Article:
Exactly who policymakers invite to an FGD, for instance, depends both on the issue and on their personal, academic alumni and professional networks. Qualifications, knowledge and experience are important but, for most policymakers, trust, developed through at least occasional social interaction, plays a major role as to whether specific experts are invited to make a contribution to policy discussions (resonating with findings from an OTT working paper on think tank credibility). These individuals are usually academics and scholars from national and sub-national level universities (who are themselves civil servants, given the status of higher education institutes in Indonesia).

However, there is significant disparity amongst academics, which reflects the inequality amongst universities. There are some elite universities, mostly public, that have pockets of international excellence and whose experts central line ministries can draw on, often facilitated by international and donor agencies. Academics in these institutions benefit from studies abroad, international collaborations and from attending global workshops and conferences. However, the majority of Indonesia’s universities lack a high-quality research and teaching environment. Academics are mostly taken up with teaching, grading and administrative duties and are not directly remunerated by their university for doing research. This results in poor quality research contributions from many academics.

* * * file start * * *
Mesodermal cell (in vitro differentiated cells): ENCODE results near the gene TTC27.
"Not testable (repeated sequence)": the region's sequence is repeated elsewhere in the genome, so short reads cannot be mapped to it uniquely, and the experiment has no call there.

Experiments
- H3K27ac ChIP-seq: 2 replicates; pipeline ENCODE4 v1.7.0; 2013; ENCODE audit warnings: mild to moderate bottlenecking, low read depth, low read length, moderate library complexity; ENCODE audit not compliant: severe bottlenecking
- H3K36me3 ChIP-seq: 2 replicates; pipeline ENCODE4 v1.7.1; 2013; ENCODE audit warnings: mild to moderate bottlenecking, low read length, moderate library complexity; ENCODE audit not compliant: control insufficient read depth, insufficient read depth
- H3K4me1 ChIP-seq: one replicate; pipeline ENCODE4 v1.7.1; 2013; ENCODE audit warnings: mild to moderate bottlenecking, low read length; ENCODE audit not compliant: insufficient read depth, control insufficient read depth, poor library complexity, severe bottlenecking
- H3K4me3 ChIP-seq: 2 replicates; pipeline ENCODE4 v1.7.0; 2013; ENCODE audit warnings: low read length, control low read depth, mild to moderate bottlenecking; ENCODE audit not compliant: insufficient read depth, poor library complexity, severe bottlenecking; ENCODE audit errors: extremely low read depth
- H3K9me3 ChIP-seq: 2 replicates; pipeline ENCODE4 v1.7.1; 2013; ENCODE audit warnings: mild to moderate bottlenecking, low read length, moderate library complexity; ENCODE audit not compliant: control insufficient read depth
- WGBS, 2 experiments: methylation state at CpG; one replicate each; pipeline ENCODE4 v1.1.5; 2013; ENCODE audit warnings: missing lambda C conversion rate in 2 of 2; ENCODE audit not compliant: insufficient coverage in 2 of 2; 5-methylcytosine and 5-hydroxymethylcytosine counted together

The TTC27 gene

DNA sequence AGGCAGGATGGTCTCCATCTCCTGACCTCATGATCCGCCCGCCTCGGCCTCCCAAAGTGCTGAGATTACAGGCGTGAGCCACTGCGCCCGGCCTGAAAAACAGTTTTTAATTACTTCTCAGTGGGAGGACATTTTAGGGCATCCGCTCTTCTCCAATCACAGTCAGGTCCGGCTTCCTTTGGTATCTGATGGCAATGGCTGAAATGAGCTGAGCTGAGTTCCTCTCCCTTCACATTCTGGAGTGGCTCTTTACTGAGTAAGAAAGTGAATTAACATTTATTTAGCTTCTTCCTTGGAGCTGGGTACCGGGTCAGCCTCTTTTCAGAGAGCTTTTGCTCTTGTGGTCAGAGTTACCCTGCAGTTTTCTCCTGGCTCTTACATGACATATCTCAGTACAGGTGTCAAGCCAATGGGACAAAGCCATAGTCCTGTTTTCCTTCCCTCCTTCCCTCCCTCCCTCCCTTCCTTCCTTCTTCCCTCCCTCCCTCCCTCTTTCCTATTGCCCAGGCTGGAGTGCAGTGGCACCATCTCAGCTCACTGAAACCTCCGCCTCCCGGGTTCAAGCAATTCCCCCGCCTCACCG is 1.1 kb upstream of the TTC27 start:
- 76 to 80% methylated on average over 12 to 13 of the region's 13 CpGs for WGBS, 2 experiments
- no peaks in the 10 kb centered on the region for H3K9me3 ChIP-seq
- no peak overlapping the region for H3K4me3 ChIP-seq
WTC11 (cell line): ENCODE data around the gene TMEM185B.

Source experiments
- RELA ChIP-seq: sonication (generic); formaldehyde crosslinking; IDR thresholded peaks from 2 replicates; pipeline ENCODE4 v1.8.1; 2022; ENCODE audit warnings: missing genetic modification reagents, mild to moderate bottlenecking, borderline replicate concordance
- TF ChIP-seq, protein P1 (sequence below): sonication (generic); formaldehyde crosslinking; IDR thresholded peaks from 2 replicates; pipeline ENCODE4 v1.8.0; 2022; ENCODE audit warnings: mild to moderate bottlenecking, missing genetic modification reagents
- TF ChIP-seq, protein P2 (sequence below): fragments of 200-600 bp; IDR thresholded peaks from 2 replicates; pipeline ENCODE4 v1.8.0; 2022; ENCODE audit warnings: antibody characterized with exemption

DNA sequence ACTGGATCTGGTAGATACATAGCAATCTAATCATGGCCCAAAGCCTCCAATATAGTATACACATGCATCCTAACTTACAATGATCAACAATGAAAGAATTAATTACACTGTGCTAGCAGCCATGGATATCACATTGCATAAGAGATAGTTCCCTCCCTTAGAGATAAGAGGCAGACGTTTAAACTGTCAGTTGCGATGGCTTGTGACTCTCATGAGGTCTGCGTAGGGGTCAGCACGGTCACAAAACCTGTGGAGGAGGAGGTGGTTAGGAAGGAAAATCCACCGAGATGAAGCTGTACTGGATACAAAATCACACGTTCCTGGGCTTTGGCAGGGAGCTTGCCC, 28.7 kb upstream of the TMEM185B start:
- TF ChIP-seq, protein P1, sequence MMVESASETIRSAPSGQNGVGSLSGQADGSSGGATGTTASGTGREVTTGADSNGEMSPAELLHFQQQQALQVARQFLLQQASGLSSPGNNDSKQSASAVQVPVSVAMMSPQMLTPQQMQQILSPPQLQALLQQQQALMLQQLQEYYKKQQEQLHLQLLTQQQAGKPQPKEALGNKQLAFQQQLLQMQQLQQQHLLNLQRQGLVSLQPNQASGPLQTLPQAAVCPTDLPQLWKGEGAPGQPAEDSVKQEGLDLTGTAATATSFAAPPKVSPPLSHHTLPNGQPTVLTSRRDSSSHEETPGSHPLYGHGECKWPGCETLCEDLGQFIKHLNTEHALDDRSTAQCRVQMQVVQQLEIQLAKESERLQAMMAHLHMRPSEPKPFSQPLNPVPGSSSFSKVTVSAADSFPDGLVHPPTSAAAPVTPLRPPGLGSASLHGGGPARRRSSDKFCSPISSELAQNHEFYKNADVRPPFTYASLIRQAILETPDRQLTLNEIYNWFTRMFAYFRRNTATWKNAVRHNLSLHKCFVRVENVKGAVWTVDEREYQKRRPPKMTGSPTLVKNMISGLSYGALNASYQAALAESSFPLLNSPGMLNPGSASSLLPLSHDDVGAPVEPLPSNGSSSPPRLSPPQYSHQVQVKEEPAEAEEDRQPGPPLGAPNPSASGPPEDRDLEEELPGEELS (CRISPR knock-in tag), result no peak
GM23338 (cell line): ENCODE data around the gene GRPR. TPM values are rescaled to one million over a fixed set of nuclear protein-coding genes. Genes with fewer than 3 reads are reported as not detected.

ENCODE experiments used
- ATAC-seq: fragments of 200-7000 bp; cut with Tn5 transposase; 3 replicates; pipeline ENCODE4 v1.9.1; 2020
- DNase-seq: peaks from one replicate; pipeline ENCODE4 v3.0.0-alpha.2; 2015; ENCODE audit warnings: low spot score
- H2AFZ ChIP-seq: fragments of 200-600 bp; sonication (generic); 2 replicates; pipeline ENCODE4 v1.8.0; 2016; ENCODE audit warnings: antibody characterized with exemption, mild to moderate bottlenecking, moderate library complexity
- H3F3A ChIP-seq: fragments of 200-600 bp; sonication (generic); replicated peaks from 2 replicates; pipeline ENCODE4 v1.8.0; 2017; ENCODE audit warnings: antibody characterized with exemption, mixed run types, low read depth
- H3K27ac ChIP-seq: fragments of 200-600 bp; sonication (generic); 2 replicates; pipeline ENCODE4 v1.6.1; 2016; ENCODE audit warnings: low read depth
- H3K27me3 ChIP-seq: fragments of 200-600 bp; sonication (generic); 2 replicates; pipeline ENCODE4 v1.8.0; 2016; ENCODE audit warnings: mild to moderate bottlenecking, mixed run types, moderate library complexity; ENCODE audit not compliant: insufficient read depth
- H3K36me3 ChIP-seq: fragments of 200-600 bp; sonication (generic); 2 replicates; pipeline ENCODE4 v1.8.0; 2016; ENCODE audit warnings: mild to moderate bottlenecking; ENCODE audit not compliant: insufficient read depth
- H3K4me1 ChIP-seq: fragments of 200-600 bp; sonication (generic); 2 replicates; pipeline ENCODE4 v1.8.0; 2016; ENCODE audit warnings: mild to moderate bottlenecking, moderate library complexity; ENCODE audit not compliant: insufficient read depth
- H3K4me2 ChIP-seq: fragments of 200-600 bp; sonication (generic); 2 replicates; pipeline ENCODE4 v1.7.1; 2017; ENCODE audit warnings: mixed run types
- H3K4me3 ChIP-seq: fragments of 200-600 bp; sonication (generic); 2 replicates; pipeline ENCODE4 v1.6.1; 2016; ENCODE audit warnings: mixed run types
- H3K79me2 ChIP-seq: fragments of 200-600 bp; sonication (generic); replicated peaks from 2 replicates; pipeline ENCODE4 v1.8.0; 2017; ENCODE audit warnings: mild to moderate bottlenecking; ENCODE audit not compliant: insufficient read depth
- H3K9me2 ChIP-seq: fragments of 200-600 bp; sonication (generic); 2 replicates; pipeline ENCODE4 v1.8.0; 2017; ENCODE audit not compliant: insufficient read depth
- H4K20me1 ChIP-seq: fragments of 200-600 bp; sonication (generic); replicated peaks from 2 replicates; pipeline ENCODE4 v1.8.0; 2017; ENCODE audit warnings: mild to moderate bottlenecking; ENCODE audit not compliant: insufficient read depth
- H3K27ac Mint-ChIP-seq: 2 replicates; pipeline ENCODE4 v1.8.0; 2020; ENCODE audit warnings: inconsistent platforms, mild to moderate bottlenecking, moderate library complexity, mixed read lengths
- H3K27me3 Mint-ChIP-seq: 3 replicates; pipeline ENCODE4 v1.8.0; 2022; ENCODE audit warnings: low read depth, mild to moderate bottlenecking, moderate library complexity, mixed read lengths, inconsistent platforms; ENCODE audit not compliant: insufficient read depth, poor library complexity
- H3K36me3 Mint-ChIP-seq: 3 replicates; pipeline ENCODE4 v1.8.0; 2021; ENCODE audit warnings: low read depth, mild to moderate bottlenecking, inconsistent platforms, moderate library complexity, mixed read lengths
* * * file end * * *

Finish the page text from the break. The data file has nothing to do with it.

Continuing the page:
So, what are think tankers and funders to do? Firstly, think tankers and their funders will need to take the time to understand the context they are working in and the relationships and networks that policymakers and shapers are immersed in.

Where social and informal processes are the norm, rather than seeing them as reinforcing patronage, nepotism and corruption, think tankers and funders might be better off embracing them, viewing them as a reflection of long-standing friendships and shared social histories. At the same time, this shouldn’t prevent longer term work that aims to encourage a diversity of stakeholders to engage with policy processes. The Knowledge Sector Initiative is for instance making efforts to improve the regulatory environment that prohibits policymakers from commissioning think tanks to do high quality research.

If think tankers are working in a context where academics have traditionally played a prominent role within policy circles, they may want to consider working together with academics on research projects, especially those with connections with policymakers (whether they be at national or sub-national levels). They may also want to expand their communication work to include oral testimonies, stories and short messaging in addition to written products.

Funders on the other hand may want to consider how they support improvements in the quality of traditional forms of statistical data, as opposed to Big Data (acknowledging that donors in some contexts have already made considerable attempts to do so). Finally, by taking a more systemic approach to capacity strengthening they may want to explore how they improve the research environment for academics so they are better informed in their conversations with policymakers.